The mortality burden of multidrug-resistant pathogens in India: a retrospective observational study

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Clinical Infectious Diseases


The threat posed by antibiotic resistance is of increasing concern in low- and middle-income countries (LMICs) as their rates of antibiotic use increase. However, an understanding of the burden of resistance is lacking in LMICs, particularly for multi-drug resistant (MDR) pathogens.


We conducted a retrospective, ten hospital study of the relationship between MDR pathogens and mortality in India. Patient-level antimicrobial susceptibility tests (AST) results for Enterococcus spp., Escherichia coli, Staphylococcus aureus, Klebsiella pneumoniae, Acinetobacter baumannii, Pseudomonas aeruginosa, and Enterobacter spp. were analyzed for their association with patient mortality outcomes.


We analyzed data on 5,103 AST results from 10 hospitals. The overall mortality rate of patients was 13.1% (n = 581), and there was a significant relationship between MDR and mortality. Infections with MDR and XDR E. coli, XDR K. pneumoniae, and MDR A. baumannii were associated with 2-3 times higher mortality. Mortality due to methicillin-resistant S. aureus (MRSA) was significantly higher than susceptible strains when the MRSA isolate was resistant to aminoglycosides.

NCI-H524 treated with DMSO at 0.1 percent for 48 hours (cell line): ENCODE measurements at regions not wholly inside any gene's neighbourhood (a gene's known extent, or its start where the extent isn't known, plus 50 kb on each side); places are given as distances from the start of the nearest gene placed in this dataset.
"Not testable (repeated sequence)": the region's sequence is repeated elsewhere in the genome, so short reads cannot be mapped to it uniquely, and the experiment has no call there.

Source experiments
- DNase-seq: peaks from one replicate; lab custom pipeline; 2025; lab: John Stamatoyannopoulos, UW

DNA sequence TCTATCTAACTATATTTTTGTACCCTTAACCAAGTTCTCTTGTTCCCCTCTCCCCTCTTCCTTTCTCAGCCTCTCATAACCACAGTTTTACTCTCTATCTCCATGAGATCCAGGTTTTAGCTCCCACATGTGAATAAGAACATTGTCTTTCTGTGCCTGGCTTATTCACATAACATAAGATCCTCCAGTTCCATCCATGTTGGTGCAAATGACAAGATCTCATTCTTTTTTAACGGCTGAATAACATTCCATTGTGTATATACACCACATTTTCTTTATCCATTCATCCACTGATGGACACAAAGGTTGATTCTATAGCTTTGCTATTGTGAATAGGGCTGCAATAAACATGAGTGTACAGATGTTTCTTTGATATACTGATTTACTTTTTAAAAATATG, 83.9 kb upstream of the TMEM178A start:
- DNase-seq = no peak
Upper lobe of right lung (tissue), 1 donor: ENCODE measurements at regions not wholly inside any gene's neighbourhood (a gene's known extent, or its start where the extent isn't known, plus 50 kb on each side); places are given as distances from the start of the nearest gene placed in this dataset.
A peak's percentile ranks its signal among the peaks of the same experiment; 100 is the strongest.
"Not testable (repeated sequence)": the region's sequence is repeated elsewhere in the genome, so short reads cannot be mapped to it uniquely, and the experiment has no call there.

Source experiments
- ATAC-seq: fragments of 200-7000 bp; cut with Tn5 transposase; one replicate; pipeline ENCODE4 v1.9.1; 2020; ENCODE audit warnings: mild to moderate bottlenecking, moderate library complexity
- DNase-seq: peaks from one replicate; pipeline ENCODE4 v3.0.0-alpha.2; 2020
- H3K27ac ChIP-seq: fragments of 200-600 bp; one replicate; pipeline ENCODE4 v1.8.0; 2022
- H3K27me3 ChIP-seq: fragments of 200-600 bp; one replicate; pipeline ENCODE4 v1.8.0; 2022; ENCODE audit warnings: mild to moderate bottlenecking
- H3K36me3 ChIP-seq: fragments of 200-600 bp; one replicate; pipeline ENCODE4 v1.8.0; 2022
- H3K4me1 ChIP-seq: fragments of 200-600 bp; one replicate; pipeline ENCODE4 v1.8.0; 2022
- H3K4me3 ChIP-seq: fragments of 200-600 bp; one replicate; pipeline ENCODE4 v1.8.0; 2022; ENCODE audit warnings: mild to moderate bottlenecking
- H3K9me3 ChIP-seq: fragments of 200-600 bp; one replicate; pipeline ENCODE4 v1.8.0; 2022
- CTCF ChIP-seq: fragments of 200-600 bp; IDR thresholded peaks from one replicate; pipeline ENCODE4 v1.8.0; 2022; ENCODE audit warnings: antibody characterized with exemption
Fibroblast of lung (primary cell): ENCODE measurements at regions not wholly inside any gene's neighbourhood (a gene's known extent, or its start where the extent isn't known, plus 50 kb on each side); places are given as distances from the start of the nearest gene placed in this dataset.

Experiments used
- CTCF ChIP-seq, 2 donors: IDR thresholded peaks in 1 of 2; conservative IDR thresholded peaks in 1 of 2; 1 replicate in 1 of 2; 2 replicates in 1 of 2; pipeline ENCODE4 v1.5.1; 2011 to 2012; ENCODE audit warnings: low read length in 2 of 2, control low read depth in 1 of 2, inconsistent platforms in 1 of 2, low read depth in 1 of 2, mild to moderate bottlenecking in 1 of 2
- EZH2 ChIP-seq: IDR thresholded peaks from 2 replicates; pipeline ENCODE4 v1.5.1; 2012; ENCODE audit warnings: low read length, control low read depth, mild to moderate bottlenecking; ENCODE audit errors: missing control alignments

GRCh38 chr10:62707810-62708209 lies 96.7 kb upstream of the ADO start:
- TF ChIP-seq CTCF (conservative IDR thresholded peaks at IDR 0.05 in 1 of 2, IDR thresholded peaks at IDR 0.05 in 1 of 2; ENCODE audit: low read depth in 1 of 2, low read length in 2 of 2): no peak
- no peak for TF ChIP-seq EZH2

This is one of the largest studies undertaken in an LMIC to measure the burden of antibiotic resistance. We found that MDR bacterial infections pose a significant risk to patients. While consistent with prior studies, the variation in drug resistance and associated mortality outcomes by pathogen is different from that observed in high-income countries and provides a baseline for studies in other LMICs. Future research should aim to elucidate the burden of resistance and the differential transmission mechanisms that drive this public health crisis.

Gandra S, Tseng KK, Arora A, Bhowmik B, Robinson ML, Panigrahi B, Laxminarayan R, Klein EY. The mortality burden of multidrug-resistant pathogens in India: a retrospective observational study. Clin Infect Dis. 2018 Nov 8. doi: 10.1093/cid/ciy955.
  • Center for Disease Dynamics, Economics & Policy, Washington, DC 
  • Fortis Healthcare Ltd., Gurgaon, Haryana, India
  • Princeton Environmental Institute, Princeton University, Princeton, NJ 
  • Department of Global Health, University of Washington, Seattle, WA 
  • Department of Emergency Medicine, Johns Hopkins School of Medicine, Baltimore, MD 
  • Department of Epidemiology, Johns Hopkins Bloomberg School of Public Health, Baltimore, MD